"They're using wireless LANs in classrooms because of the need to move around and just to give students the freedom to move anytime, anywhere," says Gartner's Dulaney. "They do it for convenience. Plus, they love to play with that stuff."
When Time Is Money

Soon after launching its first wireless offering in 1998, Fidelity Investments realized that wireless subscribers were very attractive customers. "They have more assets, they're more financially active and more tech-savvy," says Joe Ferra, chief wireless officer.
That appealing combination keeps the Boston-based firm listening to its customers' demands for new wireless features and monitoring their use of every new function.
Today the company's wireless offering, Fidelity Anywhere, lets 170,000 customers get real-time stock quotes, make after-hours trades, short-sell and, with phone-integrated BlackBerry handhelds, call a Fidelity rep with the touch of a button. The firm also now lets customers manage their retirement accounts, charitable donations and insurance needs wirelessly.
While wireless capabilities expand, security issues remain an obstacle. "The level of security just isn't high enough yet" for many financial services functions to be deployed wirelessly, says Wai Sing Lee, an analyst at Frost & Sullivan in Toronto. Until Wireless Application Protocol 2.0 or 802.11 standards come out, real innovation will be put on hold, he says.
Some two-thirds of the financial services industry uses wireless technology today, with about 20% of those users in the initial stages of a rollout, according to IDC. What's more, 29% of financial services companies surveyed have or plan to provide online trading capabilities to their clients.
Ferra says security remains a paramount concern, and Fidelity continues to "look at what's out there" in terms of security standards. But right now it relies on encryption and authentication developed using the Handheld Device Markup Language.
The firm even chooses which functions will be offered on each type of device based on security concerns, browser capabilities and latency. "It would be very difficult for me to convince people at Fidelity to offer real-time quotes over a given device if we know the latency is 30 to 40 seconds. It's got to be a lot quicker than that," Ferra says, adding that those discrepancies are becoming less of an issue.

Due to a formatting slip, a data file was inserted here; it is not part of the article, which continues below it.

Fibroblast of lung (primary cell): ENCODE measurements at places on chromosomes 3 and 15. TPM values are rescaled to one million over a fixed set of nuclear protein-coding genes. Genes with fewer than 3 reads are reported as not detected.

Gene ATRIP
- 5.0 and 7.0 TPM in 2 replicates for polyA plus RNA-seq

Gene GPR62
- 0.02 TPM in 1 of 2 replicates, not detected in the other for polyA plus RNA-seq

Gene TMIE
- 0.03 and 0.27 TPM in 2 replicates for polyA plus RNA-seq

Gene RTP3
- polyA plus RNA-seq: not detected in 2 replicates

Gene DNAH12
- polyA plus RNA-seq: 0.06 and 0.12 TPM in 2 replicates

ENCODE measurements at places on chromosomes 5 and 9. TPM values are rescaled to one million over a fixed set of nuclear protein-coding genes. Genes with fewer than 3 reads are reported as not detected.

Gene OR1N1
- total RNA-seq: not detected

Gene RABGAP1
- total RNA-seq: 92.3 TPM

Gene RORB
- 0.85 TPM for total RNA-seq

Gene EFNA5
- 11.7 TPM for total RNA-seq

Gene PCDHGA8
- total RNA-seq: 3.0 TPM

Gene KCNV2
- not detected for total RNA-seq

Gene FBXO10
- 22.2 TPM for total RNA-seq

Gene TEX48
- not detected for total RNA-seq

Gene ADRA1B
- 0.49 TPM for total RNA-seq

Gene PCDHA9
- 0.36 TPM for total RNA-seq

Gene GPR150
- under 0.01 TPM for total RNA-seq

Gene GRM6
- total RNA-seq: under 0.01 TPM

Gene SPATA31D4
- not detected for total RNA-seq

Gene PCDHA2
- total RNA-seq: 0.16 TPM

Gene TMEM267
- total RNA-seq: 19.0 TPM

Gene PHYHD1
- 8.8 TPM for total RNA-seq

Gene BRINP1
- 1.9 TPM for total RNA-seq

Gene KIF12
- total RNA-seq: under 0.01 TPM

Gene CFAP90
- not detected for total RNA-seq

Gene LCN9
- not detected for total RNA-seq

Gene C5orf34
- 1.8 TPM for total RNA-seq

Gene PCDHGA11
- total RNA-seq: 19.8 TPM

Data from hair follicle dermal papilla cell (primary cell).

"I'm convinced this will become a predominant way that people conduct their business with us. These devices are convenient, more reasonably priced and easier to use than ever before."
Energy & Chemicals
Wireless Powers Sales Force, Productivity of Maintenance Crew
Like most executives in the energy and chemicals industry, the upper echelons of Celanese Chemicals Ltd. are fairly conservative, says Bill Schmitt, the director of e-business at Celanese. "Anything that looks or smells like bleeding-edge technology makes us pretty nervous," he says.
But the $3 billion chemicals company was comfortable enough with handheld devices and wireless LANs by 2002 to adopt the technology primarily as a productivity tool for sales staff. Now the Dallas-based company is looking at wireless technology to speed maintenance at its chemical plants.
"When you run continuous production units, time is money," Schmitt says. When a pump goes down, for example, maintenance workers travel through football-field-size plants by foot or bicycle to inspect the problem and then travel back to the control room and storage room to arrange for repairs -- which could take up to an hour, he says.
In the future, employees will use Hewlett-Packard Co. Pocket PCs to report problems and arrange for repair equipment to be brought to the site. A pilot test is planned for later in the year.
Schmitt also wants to extend wireless capabilities globally to customers in China and Asia. But he acknowledges that the technology "isn't there yet."
Europe and Asia were quick to adopt mobile phones and Short Messaging Service messaging, he says, but "in wireless data, the U.S. is still ahead."
Health Care
Hands-off Technology in a Hands-on Business

Tim Stettheimer, CIO at St. Vincent's Hospital
Jim Stettheimer, CIO at St. Vincent's Hospital